Apologies if the above came off as a "boast", rather I was attempting to compare my targeted model/sim target to OOS. On expected return on models & sims (before investing), I mentioned above that I target 40-60% annualized, while trying to keep the model as robust as possible (which is an entire discussion in itself). For "all-season" strategies I try and strive for this over the full 1999-today period; if that is achievable particularly thru the last 5-10 years, then even better (and excluding the COVID period). My own experience, anything higher than that has resulted from over-optimization. Not a hard and fast rule, but I do limit my "out of sample" expectations beyond this target.

"Seasonal" strategies can vary, but I would say 50% annualized is the rough ballpark I'm looking for in the backtested sim performance, ideally if it's something that can be tested over multiple, but similar market conditions. For some of these types of strategies, actually very poor performance in the "off-season" can be a good sign as well, suggesting that the strategy has been truly seasonal. One example of this type of strategy is crisis investing, which focuses on small cap value during times of crisis. I wrote about this here.
https://seekingalpha.com/article/4339779-quan...-composite-ranking-system

Hope that answers your question, if not I can elaborate further.

Cheers,
Ryan

Ryan Telford -- also find me at:
Seeking Alpha
Twitter

Sep 6, 2022 4:22:51 AM       
carymac07
Re: Expected Annualized Return

Thanks to you both for inspiring me.

Cary

Sep 6, 2022 3:23:36 PM       
sthorson
Re: Expected Annualized Return

Let me rephrase the question...

While I imagine most of us have a desired return expectation they would like to hit, which is the crux of my original question, the most realistic expected return is some percent over benchmark.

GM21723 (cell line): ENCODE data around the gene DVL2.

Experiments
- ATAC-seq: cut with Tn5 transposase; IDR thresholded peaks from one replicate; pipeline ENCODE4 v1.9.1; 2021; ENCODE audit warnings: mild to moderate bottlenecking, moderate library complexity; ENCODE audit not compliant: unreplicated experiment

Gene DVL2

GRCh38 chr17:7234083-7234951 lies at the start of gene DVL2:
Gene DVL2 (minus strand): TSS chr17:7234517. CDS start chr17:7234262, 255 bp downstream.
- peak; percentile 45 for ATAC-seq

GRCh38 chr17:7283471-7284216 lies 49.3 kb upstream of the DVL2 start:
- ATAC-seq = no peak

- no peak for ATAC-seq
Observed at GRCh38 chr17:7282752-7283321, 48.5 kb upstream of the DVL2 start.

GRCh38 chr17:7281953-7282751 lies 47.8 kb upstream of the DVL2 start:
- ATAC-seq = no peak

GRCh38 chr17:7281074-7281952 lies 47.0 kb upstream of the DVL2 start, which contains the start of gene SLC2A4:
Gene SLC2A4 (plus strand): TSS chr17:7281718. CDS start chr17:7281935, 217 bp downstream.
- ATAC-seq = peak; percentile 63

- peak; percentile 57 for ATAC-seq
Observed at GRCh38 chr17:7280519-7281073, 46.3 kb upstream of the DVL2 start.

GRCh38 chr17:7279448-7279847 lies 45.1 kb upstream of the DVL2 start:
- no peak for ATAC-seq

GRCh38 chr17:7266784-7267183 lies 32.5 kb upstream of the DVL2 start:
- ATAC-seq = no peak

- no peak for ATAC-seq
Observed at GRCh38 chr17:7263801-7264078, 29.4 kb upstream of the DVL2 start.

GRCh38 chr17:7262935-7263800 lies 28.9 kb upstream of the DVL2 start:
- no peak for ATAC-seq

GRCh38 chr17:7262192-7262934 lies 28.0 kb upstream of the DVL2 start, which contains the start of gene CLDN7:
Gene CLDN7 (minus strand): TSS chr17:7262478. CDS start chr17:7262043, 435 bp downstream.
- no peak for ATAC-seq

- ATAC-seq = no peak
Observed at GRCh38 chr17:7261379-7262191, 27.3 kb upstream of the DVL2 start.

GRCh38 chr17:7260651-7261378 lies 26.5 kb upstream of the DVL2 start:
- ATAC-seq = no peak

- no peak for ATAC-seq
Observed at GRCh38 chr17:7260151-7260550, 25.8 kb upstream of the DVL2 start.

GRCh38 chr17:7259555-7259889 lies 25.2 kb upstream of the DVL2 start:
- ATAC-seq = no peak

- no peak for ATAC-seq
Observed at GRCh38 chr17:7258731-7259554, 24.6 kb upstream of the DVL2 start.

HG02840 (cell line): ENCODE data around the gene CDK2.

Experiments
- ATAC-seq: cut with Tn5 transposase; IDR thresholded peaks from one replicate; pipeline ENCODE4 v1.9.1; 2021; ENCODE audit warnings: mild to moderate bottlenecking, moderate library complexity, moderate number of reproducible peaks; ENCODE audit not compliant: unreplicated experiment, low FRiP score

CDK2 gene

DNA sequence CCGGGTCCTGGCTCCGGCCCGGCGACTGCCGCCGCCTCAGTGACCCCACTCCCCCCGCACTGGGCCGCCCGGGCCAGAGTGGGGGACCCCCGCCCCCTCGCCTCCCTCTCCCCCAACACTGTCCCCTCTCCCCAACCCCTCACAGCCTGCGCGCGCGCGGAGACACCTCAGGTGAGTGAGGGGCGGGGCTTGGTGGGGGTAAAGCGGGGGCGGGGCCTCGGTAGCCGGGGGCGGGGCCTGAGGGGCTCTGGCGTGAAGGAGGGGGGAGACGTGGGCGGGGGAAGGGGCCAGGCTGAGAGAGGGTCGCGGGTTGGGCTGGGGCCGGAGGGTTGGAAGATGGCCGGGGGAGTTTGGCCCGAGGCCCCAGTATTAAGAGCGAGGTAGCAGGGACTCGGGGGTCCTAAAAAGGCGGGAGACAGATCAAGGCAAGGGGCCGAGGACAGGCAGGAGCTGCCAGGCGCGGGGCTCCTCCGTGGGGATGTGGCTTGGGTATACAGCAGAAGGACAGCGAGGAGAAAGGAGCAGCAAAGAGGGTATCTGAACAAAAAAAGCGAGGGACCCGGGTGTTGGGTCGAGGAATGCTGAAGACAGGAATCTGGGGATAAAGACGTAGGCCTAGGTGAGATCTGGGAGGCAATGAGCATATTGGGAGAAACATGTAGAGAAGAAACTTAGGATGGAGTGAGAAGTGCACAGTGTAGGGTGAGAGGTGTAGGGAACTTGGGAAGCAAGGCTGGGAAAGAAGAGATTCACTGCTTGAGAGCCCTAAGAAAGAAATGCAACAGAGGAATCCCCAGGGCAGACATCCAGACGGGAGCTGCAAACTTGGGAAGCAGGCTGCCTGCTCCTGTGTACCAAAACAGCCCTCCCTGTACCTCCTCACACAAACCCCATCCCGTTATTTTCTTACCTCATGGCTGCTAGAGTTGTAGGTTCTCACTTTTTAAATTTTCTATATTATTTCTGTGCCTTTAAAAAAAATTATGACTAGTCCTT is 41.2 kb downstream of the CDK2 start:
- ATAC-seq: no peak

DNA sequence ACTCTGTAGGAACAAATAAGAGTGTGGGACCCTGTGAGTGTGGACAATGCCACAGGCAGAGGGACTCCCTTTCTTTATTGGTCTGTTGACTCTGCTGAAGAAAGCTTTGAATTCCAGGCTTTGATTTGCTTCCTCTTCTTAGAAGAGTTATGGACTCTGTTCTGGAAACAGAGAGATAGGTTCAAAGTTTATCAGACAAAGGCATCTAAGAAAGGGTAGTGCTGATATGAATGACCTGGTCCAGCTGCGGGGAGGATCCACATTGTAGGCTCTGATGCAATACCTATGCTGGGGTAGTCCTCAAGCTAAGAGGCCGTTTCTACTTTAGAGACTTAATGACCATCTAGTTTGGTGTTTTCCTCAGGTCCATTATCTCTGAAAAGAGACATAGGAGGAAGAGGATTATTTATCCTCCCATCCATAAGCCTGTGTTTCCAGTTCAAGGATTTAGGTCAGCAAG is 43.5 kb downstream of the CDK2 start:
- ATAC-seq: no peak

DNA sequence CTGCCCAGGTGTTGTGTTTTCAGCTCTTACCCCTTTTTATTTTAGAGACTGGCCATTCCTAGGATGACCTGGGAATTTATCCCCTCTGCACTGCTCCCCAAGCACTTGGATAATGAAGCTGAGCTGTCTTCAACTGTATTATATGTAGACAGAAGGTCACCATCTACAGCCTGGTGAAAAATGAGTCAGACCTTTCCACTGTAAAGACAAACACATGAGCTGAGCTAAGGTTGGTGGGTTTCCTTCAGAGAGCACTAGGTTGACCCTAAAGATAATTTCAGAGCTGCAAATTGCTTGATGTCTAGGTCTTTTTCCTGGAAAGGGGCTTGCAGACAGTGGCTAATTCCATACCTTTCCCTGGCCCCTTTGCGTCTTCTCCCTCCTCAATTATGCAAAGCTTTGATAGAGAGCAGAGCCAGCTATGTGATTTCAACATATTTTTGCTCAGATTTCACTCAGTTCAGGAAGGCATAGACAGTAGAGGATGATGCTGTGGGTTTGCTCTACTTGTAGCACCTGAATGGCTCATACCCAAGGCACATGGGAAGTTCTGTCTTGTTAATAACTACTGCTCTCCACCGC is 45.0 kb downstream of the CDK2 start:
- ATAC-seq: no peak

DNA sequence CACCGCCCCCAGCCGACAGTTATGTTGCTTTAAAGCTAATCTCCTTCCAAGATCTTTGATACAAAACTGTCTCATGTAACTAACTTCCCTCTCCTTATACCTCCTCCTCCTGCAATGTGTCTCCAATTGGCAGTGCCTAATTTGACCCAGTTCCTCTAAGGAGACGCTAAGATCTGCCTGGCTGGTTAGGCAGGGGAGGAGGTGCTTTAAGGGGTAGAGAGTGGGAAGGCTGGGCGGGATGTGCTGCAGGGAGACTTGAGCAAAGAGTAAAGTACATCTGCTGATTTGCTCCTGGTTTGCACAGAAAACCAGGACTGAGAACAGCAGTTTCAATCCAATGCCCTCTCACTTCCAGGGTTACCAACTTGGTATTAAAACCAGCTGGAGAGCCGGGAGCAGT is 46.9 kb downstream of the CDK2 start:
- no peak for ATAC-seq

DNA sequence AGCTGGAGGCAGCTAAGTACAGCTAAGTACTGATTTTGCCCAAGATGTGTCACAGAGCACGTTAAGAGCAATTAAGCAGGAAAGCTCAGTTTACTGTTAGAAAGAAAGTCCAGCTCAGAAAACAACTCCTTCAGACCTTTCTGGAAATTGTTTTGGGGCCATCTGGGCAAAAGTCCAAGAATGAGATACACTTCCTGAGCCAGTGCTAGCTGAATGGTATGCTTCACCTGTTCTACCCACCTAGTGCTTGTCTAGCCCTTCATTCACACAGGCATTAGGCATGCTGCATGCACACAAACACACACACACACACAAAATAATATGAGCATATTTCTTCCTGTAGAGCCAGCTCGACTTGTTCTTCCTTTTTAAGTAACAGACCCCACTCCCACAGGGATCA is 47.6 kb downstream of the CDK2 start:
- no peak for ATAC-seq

What is your goal of expected return over benchmark?

I'm guessing most would simply like to perform better than benchmark. Investment managers want a return over benchmark including fees so they are adding value.

In other words, we can build screens, simulate, back test and rinse/repeat. What % number are you trying to hit that makes the work worthwhile?

Sep 6, 2022 8:09:19 PM       
RTNL
Re: Expected Annualized Return

Ryan, Thanks for replying! Seems your regrouping worked out for you, well done.

Small and Micro were certainly the place to be in 2020 & 2021.

My results for Live Strategies:

2020: Micro +34%, Small +23%
2021: Micro +31, Small +40%

Can't complain.

I also run a Multi-Cap Strategy which pulled +44% in 2020 and +27% in 2021. All of my portfolios will hold 18-22 positions.

The point of my original post wasn't to boast return, but rather, what your "expected return" is when you build a model?


Steve and Ryan - that is fantastic! Can you shed some light on:
- total number of holdings
- Turnover and
- How has this year worked out so far?

RT

Sep 6, 2022 8:15:28 PM       
yuvaltaylor
Re: Expected Annualized Return

Let me rephrase the question...

While I imagine most of us have a desired return expectation they would like to hit, which is the crux of my original question, the most realistic expected return is some percent over benchmark.